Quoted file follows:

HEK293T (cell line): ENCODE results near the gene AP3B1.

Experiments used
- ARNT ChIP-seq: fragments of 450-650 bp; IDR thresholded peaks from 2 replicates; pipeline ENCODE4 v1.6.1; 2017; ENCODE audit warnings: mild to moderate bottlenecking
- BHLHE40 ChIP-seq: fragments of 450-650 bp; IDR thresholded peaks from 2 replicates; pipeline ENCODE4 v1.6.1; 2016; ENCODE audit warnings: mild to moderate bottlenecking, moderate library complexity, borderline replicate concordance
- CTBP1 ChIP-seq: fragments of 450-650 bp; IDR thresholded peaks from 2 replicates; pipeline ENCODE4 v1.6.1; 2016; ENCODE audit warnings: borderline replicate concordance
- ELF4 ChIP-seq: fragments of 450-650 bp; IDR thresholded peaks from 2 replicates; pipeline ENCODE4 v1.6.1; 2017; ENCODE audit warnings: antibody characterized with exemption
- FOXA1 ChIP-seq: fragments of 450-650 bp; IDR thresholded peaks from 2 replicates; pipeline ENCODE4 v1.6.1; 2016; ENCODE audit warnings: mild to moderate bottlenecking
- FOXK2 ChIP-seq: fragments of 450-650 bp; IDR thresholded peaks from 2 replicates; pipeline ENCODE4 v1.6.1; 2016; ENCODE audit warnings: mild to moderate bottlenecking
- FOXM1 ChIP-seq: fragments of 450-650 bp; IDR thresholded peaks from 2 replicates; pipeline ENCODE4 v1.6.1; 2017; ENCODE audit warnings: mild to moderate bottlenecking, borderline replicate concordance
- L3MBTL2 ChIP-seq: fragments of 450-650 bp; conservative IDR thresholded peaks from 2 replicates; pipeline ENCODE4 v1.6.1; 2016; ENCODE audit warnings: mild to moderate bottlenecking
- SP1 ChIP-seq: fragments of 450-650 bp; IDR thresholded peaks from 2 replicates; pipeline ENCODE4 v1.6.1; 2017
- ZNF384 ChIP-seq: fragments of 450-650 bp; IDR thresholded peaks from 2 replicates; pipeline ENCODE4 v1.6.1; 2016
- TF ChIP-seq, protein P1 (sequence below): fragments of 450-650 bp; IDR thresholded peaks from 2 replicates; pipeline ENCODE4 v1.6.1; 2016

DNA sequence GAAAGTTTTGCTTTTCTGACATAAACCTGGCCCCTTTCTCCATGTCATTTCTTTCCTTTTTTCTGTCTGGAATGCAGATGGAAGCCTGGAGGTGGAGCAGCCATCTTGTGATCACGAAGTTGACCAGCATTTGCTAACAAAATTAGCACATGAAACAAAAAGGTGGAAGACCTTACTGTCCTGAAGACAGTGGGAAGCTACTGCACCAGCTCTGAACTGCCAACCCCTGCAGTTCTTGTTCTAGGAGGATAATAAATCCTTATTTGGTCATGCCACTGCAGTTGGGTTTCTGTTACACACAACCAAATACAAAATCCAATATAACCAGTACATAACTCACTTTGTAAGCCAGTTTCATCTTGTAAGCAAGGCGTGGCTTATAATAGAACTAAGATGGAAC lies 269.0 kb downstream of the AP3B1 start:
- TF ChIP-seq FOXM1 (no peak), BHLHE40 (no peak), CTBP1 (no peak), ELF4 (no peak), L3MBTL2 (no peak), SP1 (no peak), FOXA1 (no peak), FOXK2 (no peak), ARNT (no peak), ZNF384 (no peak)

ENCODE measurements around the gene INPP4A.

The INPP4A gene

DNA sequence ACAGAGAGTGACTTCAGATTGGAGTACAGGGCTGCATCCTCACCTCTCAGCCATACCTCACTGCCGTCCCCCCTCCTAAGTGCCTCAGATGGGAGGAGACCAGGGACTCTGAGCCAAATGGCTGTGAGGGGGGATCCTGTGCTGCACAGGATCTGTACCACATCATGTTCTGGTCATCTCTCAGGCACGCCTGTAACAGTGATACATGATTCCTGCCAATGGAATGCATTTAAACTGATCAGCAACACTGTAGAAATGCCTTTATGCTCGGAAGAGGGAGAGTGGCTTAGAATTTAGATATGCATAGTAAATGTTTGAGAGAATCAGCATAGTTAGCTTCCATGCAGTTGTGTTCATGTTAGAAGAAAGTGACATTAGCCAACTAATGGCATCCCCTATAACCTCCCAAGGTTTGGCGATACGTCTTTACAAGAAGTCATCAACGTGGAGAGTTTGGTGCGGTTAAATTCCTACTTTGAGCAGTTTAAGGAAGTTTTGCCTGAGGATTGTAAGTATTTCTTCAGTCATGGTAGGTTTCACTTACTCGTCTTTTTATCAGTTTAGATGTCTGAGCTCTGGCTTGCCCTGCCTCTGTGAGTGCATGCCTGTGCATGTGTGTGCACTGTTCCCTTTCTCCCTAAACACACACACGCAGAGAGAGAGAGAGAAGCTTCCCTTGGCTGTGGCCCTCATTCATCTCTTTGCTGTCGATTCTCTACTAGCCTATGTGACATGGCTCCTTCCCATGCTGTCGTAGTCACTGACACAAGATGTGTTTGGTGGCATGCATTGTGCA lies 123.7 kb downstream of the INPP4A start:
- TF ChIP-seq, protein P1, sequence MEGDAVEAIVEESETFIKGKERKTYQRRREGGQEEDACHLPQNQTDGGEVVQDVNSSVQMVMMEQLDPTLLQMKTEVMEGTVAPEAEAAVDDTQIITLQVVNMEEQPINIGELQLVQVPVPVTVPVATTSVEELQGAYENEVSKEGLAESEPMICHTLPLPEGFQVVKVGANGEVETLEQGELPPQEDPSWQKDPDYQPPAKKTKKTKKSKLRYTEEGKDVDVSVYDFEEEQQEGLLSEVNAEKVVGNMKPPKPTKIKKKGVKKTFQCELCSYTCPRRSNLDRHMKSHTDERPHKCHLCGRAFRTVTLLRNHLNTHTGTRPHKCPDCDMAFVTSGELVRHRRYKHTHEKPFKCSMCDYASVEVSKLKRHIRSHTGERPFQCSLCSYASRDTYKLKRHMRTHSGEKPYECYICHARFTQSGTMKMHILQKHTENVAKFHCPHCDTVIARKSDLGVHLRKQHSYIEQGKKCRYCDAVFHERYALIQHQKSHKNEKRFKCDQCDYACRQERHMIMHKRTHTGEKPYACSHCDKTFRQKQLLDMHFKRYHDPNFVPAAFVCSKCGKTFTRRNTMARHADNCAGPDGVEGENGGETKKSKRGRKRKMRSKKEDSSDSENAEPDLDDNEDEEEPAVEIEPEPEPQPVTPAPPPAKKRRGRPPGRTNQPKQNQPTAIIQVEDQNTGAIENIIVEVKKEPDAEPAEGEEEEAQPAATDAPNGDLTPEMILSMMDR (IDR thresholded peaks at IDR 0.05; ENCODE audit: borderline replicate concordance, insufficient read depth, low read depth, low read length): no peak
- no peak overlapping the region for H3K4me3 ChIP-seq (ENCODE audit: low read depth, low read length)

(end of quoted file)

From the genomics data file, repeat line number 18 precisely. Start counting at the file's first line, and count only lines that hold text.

DNA sequence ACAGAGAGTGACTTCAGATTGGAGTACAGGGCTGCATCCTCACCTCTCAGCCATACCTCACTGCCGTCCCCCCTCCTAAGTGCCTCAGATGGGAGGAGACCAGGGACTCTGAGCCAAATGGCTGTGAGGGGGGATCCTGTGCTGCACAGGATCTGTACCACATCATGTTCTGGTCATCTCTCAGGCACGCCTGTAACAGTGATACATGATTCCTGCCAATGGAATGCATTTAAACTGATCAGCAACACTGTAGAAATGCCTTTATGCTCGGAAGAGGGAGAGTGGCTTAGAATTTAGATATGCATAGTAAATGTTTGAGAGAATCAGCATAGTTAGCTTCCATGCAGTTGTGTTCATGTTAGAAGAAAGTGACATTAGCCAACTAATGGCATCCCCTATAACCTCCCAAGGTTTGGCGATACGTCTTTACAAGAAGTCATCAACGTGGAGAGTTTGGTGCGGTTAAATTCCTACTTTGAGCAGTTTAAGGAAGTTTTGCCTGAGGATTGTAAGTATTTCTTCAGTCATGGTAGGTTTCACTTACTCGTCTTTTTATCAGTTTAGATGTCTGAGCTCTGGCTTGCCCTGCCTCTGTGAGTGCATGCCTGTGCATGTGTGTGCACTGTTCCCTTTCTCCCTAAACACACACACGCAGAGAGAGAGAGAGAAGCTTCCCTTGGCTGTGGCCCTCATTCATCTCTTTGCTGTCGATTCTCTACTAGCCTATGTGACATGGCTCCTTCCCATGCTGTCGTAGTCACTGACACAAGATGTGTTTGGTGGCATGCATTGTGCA lies 123.7 kb downstream of the INPP4A start: